View definitions for continual
adjective as in constant, incessant
In a response to the GAO included in the report, the Department of Labor said it planned to clarify its future unemployment releases to note that the number of continual claims does not accurately estimate the number of people claiming benefits.
There are hydrogen ions in the continual flow of charged particles from the sun.
“Taiwan’s continual success is due to strict enforcement of border control,” says Jason Wang, director of Stanford University’s Center for Policy, Outcomes and Prevention.
The continual investment into this kind of profiling and segmenting indicates that this kind of data driven, large-scale microtargeting has only grown and become mainstream.
It’s not offering the same kind of real-time, continual analysis as more expensive strategies.
And in the process of looking, continual looking, the result in any given performance can be long or short.
The Krishna Movement stresses continual silent chanting of the Hare Krishna mantra in order to keep the mind focused on God.
Coping with drought and marginal soils was a continual struggle.
Before the restraining effects of governments, he argued, we lived in “continual fear and danger of violent death.”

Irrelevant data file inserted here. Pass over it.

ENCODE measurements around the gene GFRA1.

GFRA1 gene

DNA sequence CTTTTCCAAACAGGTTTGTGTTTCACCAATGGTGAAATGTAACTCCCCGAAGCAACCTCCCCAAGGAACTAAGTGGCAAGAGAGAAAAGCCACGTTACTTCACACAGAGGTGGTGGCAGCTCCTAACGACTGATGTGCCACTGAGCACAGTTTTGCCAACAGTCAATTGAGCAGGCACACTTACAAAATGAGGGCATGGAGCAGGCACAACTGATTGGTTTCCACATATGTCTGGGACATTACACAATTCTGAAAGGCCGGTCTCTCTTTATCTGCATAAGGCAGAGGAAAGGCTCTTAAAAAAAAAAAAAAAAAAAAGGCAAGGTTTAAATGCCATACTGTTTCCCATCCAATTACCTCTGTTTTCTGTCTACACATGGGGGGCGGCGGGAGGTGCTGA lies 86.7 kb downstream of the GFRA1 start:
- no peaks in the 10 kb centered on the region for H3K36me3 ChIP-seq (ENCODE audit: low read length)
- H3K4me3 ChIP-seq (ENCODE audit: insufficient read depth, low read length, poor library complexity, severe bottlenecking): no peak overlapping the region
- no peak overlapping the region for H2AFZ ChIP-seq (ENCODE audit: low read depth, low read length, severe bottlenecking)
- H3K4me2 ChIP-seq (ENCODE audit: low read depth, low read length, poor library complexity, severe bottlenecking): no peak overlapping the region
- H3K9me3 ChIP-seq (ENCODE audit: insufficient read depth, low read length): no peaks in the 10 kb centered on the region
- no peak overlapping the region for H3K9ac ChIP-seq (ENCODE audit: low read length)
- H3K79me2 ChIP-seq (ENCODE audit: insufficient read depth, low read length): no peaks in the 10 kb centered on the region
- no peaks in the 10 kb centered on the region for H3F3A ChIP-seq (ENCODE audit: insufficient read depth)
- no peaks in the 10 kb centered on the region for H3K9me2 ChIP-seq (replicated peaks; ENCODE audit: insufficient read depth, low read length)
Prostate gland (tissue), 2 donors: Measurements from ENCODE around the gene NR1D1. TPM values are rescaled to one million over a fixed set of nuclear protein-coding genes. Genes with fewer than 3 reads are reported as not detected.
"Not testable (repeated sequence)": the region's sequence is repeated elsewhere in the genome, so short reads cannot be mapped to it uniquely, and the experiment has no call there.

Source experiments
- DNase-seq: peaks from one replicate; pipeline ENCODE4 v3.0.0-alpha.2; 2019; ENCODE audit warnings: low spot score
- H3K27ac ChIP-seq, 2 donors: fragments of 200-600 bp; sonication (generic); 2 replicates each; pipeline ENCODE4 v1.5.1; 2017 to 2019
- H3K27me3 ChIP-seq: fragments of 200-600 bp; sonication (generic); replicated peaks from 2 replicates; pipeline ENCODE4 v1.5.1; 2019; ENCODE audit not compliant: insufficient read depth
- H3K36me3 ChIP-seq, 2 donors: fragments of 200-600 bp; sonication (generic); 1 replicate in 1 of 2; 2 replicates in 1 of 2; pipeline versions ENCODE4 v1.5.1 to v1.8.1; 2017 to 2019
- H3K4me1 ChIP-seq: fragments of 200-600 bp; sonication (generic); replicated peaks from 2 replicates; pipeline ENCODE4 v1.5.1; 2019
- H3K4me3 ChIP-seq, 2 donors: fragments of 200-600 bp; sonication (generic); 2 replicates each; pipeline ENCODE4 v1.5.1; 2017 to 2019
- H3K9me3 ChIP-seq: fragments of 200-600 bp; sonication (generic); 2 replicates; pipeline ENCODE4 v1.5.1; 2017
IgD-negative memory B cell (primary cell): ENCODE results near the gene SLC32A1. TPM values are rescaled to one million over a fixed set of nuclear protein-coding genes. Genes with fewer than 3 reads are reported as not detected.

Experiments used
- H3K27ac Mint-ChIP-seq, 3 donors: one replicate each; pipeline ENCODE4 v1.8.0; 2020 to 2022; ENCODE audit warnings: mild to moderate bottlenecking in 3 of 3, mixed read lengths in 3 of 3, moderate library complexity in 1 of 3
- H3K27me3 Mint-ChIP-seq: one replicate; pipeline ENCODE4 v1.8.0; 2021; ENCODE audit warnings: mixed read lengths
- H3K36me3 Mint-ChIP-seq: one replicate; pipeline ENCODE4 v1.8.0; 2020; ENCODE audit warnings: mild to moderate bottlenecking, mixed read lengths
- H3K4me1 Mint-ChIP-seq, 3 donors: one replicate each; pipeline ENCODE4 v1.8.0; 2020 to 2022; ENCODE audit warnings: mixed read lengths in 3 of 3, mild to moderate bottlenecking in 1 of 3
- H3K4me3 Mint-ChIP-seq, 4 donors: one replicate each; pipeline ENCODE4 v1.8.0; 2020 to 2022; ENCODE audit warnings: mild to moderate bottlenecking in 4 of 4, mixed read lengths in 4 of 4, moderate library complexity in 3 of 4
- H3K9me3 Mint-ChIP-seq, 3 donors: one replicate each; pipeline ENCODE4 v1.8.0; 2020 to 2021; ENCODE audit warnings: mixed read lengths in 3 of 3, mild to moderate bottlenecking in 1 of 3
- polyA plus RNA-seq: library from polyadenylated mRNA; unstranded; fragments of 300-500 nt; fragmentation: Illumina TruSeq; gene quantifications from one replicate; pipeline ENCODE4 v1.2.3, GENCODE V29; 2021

Throughout the book there is a continual refrain: “Four years before the end …” or “The day before the end …” and so forth.
But the continual drafts had kept ever in advance of the receipts, draining the exchequer—crippling its faculties.
The cabins along the country roads were a continual source of curiosity to Yung Pak.
On such occasions continual salutes are fired from the imperial ships, and sometimes from others in the harbour.
On account of the continual heat, there is no glass in any of the windows, but its place is supplied by sun-blinds.
Ugly, small and a drunkard, he was nevertheless the lucky husband of Luigia, whose marvelous beauty was his continual boast.
On this page you'll find 99 synonyms, antonyms, and words related to continual, such as: around-the-clock, ceaseless, continuous, endless, enduring, and frequent.
From Roget's 21st Century Thesaurus, Third Edition Copyright © 2013 by the Philip Lief Group.